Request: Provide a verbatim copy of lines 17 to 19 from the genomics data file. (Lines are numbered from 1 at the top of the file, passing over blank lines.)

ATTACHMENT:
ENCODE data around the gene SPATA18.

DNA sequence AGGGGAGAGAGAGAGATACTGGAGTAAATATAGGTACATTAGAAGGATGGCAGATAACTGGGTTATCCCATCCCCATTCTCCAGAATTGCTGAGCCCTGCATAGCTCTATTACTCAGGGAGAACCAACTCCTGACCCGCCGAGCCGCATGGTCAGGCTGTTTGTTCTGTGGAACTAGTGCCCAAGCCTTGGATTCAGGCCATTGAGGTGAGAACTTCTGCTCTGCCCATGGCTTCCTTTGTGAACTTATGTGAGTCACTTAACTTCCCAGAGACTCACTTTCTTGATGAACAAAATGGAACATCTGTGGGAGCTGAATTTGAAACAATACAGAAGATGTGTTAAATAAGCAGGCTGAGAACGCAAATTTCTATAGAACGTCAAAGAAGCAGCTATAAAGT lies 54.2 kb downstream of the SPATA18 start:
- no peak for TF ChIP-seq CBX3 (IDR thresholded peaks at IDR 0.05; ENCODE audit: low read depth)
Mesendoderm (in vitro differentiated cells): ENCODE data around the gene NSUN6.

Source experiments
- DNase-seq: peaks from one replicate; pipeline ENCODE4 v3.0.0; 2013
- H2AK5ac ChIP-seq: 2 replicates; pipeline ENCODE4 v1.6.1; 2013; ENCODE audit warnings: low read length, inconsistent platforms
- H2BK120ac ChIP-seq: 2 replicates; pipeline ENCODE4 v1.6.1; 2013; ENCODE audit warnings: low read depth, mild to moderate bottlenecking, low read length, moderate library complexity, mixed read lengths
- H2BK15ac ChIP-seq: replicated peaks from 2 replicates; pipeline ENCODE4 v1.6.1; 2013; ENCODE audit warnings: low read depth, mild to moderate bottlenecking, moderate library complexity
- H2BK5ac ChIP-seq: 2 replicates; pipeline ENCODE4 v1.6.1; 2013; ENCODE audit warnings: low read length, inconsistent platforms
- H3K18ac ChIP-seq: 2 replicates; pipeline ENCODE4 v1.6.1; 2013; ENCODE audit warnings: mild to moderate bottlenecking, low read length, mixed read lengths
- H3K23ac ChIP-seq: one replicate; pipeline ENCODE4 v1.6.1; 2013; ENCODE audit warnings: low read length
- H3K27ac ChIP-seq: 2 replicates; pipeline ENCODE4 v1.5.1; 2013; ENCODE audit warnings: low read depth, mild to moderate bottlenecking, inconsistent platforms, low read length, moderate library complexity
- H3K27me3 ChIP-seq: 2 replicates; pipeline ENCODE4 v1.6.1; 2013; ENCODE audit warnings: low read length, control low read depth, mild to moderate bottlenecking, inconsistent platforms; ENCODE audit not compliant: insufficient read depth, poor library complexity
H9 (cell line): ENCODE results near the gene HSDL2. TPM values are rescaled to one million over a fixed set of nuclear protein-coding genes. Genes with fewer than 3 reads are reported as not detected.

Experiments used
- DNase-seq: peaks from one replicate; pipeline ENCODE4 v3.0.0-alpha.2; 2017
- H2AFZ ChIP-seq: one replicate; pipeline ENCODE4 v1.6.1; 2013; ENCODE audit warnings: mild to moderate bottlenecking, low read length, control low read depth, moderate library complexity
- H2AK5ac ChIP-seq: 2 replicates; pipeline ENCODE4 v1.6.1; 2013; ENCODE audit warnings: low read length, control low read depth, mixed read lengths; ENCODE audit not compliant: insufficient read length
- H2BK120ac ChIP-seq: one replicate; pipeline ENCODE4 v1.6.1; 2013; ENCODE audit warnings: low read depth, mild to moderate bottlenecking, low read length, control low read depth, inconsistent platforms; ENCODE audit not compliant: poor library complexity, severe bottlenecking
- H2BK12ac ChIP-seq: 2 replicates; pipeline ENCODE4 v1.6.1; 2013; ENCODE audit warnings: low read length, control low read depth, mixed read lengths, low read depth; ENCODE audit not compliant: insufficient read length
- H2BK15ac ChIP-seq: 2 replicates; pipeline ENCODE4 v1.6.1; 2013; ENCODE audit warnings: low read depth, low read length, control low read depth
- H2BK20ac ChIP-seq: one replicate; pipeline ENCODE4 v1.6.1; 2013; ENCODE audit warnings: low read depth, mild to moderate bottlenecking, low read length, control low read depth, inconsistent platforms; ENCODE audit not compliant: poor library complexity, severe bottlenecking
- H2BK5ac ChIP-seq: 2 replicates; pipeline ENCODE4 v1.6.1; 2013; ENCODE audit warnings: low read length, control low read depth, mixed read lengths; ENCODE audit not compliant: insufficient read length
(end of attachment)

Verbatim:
- DNase-seq: peaks from one replicate; pipeline ENCODE4 v3.0.0-alpha.2; 2017
- H2AFZ ChIP-seq: one replicate; pipeline ENCODE4 v1.6.1; 2013; ENCODE audit warnings: mild to moderate bottlenecking, low read length, control low read depth, moderate library complexity
- H2AK5ac ChIP-seq: 2 replicates; pipeline ENCODE4 v1.6.1; 2013; ENCODE audit warnings: low read length, control low read depth, mixed read lengths; ENCODE audit not compliant: insufficient read length